Lockdown TV Review: Spooks Series 3

It’s all change at Thames House as Series 3 of Spooks sees the original core team leave the security service one way or another 

“We cannot have another Tom Quinn”

I’d forgotten just monumental this series of Spooks was, as first Matthew MacFadyen’s Tom took his leave after getting a conscience, then Keeley Hawes’ Zoe was shunted off to Chile to evade justice and then David Oyelowo’s Danny shuffled off this mortal coil thanks to bloody Fiona and an annoyed Iraqi terrorist. Rupert Penry-Jones was drafted in as Adam, a friendly MI6 type who fits the Tom mould perfectly, though we could have done without his wife (more of that anon).

But even besides all the personnel shifting, the writing is shit-hot in this season, especially when the focus is on the morality of security service actions. Targeted assassinations on North Sea ferries, honeytrapping members of the Turkish mafia, these are meaty issues with some real consequences for all concerned. 

Nicola Walker-ometer
Now firmly established in the team, attention turns to her trying to get some, in the most Ruth-like possible way, ie stalking someone illegally and sharing a carbonara with a traitorous ex-colleague, this is prime Ruth territory. Continue reading “Lockdown TV Review: Spooks Series 3”

Lockdown TV Review: Spooks Series 2

Now this is more like it, Series 2 of Spooks settles into the classic feel that works so well

“This ridiculous James Bondery…do we need it?”

With this second season, Spooks really gets into its stride I think, recognising that it is an ensemble show at heart (and a rolling ensemble at that, although it’s a shame new recruit Sam doesn’t get more to do) and nailing the variation in tone and style of episodes which largely remain self-contained. Also, Nicola Walker finally arrives as Ruth, which is good news for the audience, Harry and the nation.

Topics-wise, we touch on hacker kids, Irish republicanism, Islamic radicalisation and Anglo-American relations among others. But it is ‘I Spy Apocalypse’, written by Howard Brenton and brilliantly directed by Justin Chadwick with a smothering sense of claustrophobia that really gets the pulse racing as a fire drill for a terrorist incident gets very dark very quickly – it’s possibly one of the best ever episodes of Spooks.

Nicola Walker-ometer
Praise the Lord – analyst Ruth Evershed finally arrives in Episode 2 in all her long cardigans and flowing skirts and though initially viewed with suspicion coming from GCHQ as she does, she soon wins over the team with her knowledge of Greek mythology, Russian crucifixion practices and much more besides. Continue reading “Lockdown TV Review: Spooks Series 2”

Lockdown Theatre Review: Memoirs of an Asian Football Casual, Curve Leicester

Hareet Deol and Jay Varsani excel in a highly physical adaptation of Memoirs of an Asian Football Casual, streamed online from Curve Leicester

“Break the cycle. Find what unites us. It ain’t rocket science.”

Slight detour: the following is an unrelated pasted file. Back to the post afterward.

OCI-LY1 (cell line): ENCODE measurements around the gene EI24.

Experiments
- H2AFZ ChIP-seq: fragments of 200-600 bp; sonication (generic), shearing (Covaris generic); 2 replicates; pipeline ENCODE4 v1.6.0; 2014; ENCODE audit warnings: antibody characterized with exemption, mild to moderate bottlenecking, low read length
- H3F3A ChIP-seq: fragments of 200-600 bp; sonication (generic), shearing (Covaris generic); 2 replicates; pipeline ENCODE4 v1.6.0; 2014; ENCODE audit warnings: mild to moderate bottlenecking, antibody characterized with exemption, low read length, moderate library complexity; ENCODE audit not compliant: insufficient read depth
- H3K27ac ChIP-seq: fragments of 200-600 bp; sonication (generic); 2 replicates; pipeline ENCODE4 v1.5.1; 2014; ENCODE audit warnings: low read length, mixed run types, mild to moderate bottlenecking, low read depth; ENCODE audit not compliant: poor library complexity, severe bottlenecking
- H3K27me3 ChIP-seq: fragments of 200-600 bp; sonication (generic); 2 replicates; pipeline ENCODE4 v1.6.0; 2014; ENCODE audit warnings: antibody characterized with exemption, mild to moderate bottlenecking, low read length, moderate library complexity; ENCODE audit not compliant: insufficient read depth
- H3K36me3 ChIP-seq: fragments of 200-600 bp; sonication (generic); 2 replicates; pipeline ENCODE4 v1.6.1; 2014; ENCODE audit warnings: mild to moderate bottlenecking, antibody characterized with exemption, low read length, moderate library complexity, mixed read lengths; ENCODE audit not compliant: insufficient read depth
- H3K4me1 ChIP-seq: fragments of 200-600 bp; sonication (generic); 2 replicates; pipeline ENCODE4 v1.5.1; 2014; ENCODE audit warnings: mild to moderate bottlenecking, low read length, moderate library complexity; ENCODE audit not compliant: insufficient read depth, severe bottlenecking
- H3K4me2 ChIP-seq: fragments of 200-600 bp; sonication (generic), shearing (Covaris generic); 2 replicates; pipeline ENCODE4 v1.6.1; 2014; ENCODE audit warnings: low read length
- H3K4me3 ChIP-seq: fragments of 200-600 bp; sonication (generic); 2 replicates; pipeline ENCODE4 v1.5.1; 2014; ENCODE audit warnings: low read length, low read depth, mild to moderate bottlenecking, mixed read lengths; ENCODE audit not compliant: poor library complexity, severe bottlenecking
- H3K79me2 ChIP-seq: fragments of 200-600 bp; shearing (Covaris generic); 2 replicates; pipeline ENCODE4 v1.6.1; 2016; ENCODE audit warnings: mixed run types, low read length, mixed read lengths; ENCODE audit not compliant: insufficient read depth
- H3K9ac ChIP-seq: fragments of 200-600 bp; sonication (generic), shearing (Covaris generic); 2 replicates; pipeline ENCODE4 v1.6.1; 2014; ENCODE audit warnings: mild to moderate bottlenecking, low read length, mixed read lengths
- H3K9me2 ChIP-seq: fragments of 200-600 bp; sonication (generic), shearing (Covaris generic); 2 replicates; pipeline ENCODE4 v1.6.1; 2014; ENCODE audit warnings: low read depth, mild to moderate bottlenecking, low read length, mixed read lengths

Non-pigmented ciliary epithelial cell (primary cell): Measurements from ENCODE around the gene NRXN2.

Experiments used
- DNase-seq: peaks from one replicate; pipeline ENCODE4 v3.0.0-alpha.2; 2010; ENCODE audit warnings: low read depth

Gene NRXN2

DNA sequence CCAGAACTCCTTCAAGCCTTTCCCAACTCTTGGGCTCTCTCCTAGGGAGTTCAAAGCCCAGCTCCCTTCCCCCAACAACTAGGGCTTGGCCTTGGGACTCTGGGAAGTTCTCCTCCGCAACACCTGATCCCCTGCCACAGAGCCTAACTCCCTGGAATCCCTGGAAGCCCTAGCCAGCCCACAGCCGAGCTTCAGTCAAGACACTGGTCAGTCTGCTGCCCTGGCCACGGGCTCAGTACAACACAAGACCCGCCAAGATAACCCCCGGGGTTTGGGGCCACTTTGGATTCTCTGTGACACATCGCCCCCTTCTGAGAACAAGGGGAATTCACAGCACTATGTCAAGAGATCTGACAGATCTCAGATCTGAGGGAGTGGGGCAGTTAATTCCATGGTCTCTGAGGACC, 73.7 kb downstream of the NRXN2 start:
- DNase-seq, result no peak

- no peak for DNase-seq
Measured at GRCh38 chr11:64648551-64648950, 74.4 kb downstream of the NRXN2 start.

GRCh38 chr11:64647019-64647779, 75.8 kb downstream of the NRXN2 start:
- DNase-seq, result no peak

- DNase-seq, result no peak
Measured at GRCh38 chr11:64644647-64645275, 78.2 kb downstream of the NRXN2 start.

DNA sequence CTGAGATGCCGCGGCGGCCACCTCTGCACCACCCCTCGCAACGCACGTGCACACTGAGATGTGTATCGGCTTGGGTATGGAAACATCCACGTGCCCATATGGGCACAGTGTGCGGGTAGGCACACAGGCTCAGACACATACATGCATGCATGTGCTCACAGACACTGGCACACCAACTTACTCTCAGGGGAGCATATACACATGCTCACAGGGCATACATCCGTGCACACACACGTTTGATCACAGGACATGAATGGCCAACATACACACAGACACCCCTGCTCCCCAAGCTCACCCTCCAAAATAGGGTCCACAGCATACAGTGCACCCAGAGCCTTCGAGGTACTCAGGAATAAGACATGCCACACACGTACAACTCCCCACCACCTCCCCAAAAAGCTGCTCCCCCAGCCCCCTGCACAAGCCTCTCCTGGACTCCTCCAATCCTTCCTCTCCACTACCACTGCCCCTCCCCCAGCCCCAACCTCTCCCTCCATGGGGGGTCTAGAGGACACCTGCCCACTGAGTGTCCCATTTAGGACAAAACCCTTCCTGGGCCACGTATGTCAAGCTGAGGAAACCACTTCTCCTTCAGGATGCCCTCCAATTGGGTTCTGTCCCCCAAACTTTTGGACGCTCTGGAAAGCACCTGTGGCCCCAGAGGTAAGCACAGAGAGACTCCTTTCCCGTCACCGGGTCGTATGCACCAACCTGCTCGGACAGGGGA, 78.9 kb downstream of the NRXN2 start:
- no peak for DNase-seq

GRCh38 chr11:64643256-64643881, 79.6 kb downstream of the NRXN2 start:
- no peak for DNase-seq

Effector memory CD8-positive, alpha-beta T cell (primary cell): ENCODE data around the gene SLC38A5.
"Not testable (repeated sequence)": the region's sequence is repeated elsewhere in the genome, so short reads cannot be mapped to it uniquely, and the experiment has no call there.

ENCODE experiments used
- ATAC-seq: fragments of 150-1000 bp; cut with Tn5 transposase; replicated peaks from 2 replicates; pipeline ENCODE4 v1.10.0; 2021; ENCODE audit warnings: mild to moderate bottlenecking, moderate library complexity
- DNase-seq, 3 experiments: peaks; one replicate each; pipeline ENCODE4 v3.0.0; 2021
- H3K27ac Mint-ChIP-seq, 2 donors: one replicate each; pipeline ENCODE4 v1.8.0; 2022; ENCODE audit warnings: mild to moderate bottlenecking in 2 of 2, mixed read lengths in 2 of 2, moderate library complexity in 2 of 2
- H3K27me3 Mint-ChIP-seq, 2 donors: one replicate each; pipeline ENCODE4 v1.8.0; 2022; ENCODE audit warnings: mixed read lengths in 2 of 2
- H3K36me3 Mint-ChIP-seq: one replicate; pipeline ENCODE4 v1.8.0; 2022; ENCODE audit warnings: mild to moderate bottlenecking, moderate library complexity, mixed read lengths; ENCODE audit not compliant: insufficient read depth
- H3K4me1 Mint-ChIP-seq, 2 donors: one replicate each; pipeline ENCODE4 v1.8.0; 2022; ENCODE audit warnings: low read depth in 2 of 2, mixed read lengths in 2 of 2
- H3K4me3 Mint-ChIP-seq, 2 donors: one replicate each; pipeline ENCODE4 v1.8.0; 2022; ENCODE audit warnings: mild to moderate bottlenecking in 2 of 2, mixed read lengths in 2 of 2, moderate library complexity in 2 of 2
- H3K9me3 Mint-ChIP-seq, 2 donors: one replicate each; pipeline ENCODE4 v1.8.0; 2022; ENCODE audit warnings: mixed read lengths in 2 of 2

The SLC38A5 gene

Just a quickie for this, a show from Curve Leicester which is being streamed for the next week. Memoirs of an Asian Football Casual is an interpretation of Riaz Khan’s book about his experience as a football hooligan in the 1980s which adaptor Dougal Irvine and director Nikolai Foster have reworked into a two-hander which bursts off the stage with enough energy to reach your screen.

Hareet Deol and Jay Varsani play brothers Riaz and Suf who, in their search for a sense of belonging, wind up in the tight-knit community of Leicester City’s Baby Squad, a multicultural gang who more than squared up to the threat of far-right racism. And as they also take on the tens of other roles in the story with lightning quick precision, there’s a powerful tale of a particular shade of British masculinity that has shaped so much of the attitudes that still prevail in dark corners today. It’s well worth the watch over the coming weeks.

Running time: 1 hour 50 minutes
Photo: Ellie Kurttz
Memoirs of an Asian Football Casual is available to watch until Friday 24th April

If you’ve watched Memoirs of an Asian Football Casual, please consider making a donation to Curve by clicking here.

News: #HampsteadTheatreAtHome launches this week

The latest venue to announce the opening of their digital archive in order to satisfy our theatrical cravings is the Hampstead Theatre who, in partnership with The Guardian will re-release the live stream recordings of Mike Bartlett’s Wild, Beth Steel’s Wonderland and Howard Brenton’s Drawing the Line for free.

Available to watch on theguardian.com and hampsteadtheatre.com, the three productions will be made available, on demand, over three consecutive weeks as part of the theatre’s #HampsteadTheatreAtHome series and the first of these – Wild – is available now. And once you’ve watched it, take a look at the ways you can support the Hampstead Theatre here. Continue reading “News: #HampsteadTheatreAtHome launches this week”